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The Community Economic Development (CED) Clinic teaches transactional practice skills to students through the representation of nonprofit corporations, community-based associations and enterprises, small businesses, and artists. The clinic provides both challenging client work and a rigorous classroom component to expose students to substantive legal concepts related to community economic development and business law. Client work may include drafting corporate formation documents; assisting nonprofit organizations with tax-exempt applications and maintenance of tax-exempt status; drafting and negotiating contracts; acting as general counsel to nonprofit corporations and small businesses; working with state and local government agencies; counseling related to intellectual property issues; and assisting with community-oriented real estate transactions and other transactions related to economic development and redevelopment projects. In addition, students may research issues related to public policies that affect clinic clients and provide community education workshops on substantive law issues pertinent to the clinic’s practice areas. Students also learn practice skills, including client counseling, negotiation, research and planning, drafting, advocacy, and understanding the role of culture and group dynamics. Through both client work and the seminar component, students are exposed to a variety of social systems that impact their clients and are encouraged to think reflectively about the nature of transactional advocacy in the public’s interest. Students direct all aspects of the representation and work under the supervision of Professor Patience Crowder and a Clinical Fellow.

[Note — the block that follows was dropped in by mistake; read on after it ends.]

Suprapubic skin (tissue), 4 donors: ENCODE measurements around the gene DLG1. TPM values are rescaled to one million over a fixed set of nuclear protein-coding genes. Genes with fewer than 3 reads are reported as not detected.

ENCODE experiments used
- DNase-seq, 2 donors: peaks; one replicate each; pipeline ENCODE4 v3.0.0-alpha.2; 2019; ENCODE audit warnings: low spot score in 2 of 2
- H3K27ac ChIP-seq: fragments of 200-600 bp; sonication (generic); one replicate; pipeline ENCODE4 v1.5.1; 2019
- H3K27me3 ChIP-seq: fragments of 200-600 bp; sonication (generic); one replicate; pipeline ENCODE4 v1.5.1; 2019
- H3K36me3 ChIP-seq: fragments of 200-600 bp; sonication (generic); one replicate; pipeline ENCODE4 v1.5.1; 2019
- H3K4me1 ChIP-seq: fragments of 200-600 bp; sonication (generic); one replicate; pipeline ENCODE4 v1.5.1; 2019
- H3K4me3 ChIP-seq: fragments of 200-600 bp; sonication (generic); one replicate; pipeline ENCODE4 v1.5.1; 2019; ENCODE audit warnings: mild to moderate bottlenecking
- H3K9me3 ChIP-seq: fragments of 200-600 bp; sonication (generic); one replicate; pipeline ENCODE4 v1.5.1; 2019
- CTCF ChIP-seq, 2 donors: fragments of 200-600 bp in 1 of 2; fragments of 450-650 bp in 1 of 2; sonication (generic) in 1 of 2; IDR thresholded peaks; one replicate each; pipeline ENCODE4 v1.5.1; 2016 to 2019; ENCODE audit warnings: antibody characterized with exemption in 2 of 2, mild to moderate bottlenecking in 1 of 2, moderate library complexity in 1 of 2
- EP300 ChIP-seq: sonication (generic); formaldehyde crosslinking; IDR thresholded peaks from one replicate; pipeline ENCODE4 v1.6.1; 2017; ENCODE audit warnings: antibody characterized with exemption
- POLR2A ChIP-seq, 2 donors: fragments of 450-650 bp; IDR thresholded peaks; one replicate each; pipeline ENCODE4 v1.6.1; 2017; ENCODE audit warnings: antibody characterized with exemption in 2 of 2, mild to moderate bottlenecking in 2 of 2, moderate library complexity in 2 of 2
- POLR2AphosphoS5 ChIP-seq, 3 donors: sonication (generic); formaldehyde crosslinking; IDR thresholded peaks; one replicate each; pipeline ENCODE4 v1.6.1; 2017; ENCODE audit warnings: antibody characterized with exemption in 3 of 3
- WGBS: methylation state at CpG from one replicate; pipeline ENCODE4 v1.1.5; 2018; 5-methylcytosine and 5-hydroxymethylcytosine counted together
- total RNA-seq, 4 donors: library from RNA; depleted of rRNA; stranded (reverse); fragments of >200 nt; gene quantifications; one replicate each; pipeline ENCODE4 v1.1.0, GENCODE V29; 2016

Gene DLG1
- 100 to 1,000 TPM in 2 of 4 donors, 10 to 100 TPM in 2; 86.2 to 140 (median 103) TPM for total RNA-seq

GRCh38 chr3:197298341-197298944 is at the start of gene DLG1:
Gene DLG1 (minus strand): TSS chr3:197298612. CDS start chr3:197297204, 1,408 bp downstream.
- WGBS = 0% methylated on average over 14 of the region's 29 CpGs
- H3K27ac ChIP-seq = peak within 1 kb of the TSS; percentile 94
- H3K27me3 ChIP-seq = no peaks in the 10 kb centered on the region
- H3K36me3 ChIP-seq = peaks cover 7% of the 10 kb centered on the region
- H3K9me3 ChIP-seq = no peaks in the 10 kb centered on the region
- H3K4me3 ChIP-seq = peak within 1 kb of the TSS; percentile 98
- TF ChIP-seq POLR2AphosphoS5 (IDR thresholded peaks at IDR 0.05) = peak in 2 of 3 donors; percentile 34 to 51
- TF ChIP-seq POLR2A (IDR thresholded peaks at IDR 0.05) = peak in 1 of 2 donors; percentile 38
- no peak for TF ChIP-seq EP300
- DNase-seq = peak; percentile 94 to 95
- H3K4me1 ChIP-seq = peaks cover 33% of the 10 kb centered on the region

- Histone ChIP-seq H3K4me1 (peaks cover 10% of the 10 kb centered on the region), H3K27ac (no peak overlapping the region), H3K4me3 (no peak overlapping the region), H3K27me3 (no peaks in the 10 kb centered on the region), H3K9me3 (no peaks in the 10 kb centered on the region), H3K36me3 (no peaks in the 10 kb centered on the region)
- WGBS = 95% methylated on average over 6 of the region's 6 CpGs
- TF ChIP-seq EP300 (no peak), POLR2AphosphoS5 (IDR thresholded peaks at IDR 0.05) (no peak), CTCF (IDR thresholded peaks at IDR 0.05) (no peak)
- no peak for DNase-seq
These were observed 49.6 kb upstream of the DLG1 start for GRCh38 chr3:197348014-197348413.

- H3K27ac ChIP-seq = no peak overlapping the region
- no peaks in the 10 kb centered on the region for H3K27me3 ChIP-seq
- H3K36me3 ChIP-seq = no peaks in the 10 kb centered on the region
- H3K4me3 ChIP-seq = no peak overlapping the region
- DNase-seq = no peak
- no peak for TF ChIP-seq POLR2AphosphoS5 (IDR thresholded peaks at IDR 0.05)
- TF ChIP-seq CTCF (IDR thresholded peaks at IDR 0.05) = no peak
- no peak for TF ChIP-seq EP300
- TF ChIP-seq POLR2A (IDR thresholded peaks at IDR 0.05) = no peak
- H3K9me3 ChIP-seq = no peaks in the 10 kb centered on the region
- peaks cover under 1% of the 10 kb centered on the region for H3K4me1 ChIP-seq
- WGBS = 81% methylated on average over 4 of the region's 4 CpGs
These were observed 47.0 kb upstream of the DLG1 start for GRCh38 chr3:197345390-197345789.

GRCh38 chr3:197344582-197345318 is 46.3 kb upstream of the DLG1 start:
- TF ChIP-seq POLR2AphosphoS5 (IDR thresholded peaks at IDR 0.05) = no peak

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Potential clients must submit a Request for Legal Services Form.